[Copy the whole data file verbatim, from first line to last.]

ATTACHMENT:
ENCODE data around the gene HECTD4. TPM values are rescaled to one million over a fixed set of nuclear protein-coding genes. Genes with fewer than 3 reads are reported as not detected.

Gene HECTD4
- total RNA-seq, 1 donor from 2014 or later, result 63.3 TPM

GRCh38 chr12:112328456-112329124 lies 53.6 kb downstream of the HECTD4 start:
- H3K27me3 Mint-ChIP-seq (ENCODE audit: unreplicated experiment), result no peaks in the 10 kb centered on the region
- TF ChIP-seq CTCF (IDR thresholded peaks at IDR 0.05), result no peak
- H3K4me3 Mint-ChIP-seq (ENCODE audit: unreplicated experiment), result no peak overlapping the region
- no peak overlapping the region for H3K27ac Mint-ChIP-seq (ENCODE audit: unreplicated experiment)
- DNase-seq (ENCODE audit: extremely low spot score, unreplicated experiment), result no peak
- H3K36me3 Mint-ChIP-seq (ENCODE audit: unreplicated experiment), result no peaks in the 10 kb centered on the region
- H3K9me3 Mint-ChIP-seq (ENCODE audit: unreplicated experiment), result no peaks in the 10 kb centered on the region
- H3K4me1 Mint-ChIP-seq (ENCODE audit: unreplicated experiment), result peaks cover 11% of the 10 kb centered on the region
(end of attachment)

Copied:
ENCODE data around the gene HECTD4. TPM values are rescaled to one million over a fixed set of nuclear protein-coding genes. Genes with fewer than 3 reads are reported as not detected.

Gene HECTD4
- total RNA-seq, 1 donor from 2014 or later, result 63.3 TPM

GRCh38 chr12:112328456-112329124 lies 53.6 kb downstream of the HECTD4 start:
- H3K27me3 Mint-ChIP-seq (ENCODE audit: unreplicated experiment), result no peaks in the 10 kb centered on the region
- TF ChIP-seq CTCF (IDR thresholded peaks at IDR 0.05), result no peak
- H3K4me3 Mint-ChIP-seq (ENCODE audit: unreplicated experiment), result no peak overlapping the region
- no peak overlapping the region for H3K27ac Mint-ChIP-seq (ENCODE audit: unreplicated experiment)
- DNase-seq (ENCODE audit: extremely low spot score, unreplicated experiment), result no peak
- H3K36me3 Mint-ChIP-seq (ENCODE audit: unreplicated experiment), result no peaks in the 10 kb centered on the region
- H3K9me3 Mint-ChIP-seq (ENCODE audit: unreplicated experiment), result no peaks in the 10 kb centered on the region
- H3K4me1 Mint-ChIP-seq (ENCODE audit: unreplicated experiment), result peaks cover 11% of the 10 kb centered on the region